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/ OPINION/ VERDA ÖZER
Tuesday, September 13 2011 , Your time is 15:58:00
It is quite popular these days to compare the Gezi protests with the uprisings in Ukraine.
Last Thursday, heavy clashes broke out between pro-Assad forces and al-Qaeda-linked groups on the Akçakale gate on the Turkish-Syrian border in southeastern Turkey.
Last week the Turkish Parliament passed legislation that grants a government agency, the Telecommunications Directorate (TİB), the monopoly on Internet regulation.
Turkey’s aid to Syria has been the hottest topic in Turkey since a Syria-bound truck was stopped in the border province of Hatay on Jan. 1 on charges that it was carrying weapons to Syrian rebels.
Prime Minister Erdoğan paid his first visit in five years to Brussels on Jan. 21. His visit validated the saying that “the world isn’t interested in the storms you encountered
It has been a schizophrenic week for Syrian Kurds. The very day after they declared autonomy in Rojava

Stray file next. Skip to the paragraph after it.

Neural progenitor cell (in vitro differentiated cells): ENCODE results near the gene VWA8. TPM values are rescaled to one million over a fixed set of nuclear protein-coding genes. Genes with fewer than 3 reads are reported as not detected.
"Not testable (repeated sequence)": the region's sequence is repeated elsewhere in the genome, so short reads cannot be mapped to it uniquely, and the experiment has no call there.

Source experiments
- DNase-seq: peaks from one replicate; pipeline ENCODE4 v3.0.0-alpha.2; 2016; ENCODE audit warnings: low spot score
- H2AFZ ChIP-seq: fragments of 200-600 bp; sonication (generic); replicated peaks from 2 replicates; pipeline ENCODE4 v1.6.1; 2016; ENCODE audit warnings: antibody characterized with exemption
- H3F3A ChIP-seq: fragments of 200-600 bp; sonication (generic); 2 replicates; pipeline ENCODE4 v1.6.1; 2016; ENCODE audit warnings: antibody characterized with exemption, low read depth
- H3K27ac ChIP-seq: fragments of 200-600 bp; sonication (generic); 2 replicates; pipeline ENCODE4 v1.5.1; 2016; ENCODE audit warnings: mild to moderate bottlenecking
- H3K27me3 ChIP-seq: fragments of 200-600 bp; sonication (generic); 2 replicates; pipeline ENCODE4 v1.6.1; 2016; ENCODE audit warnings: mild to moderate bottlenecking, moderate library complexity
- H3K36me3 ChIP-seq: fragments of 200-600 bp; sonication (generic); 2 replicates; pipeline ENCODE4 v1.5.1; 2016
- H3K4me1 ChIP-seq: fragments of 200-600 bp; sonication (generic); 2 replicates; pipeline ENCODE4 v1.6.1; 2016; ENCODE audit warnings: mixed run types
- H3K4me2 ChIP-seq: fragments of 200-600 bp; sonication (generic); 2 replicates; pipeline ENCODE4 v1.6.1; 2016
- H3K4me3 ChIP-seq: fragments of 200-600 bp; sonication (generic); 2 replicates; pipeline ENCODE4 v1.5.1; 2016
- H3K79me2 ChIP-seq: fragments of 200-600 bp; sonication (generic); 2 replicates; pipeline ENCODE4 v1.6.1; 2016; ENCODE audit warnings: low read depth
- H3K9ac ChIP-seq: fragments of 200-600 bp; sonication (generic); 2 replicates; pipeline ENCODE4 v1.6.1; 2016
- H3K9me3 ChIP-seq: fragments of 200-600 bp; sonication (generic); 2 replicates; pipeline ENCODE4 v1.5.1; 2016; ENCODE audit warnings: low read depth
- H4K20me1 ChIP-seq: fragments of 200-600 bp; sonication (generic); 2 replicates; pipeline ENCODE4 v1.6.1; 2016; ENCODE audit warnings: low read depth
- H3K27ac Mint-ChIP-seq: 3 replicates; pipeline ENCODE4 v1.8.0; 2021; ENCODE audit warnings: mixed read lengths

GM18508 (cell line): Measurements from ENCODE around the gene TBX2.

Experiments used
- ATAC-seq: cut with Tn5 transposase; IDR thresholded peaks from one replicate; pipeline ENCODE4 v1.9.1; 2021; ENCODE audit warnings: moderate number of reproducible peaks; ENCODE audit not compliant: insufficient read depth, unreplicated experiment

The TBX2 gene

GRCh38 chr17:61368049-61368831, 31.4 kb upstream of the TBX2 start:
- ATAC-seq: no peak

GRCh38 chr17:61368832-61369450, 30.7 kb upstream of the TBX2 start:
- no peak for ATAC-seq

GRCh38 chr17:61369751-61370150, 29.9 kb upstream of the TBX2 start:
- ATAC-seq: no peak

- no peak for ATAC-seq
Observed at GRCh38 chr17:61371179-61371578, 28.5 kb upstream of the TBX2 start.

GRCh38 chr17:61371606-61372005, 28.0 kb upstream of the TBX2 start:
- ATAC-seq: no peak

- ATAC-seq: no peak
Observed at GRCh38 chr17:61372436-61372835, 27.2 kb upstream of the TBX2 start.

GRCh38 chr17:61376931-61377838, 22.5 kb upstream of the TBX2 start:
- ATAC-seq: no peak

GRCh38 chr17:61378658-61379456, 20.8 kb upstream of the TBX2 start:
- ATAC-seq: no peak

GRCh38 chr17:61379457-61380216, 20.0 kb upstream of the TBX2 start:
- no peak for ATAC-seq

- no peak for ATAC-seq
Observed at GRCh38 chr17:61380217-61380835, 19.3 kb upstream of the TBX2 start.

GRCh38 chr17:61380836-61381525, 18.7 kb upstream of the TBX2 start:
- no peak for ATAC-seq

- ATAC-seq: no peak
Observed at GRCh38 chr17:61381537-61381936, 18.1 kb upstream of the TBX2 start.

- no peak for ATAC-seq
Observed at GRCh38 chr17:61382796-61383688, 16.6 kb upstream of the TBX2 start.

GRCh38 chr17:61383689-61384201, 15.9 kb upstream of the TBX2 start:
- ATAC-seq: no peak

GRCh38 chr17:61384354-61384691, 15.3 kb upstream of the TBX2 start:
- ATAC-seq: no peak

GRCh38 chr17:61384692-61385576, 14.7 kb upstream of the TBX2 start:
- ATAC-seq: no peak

Turkey is facing the worst possible scenario a country could face: Getting identified with al-Qaeda.
Last week, the Turkish General Staff’s Military Prosecutor’s Office announced its verdict of the non-prosecution of the “Uludere massacre.”
In a movie I recently watched, an artist holding an art exhibition was told that his paintings were ugly. His reply was surprising: “I know that, but I did this on purpose. I want these ugly pictures to spread like a virus and destroy art from inside.”
The deeper and wider the corruption probe against the AKP gets, its content and implications are becoming more and more international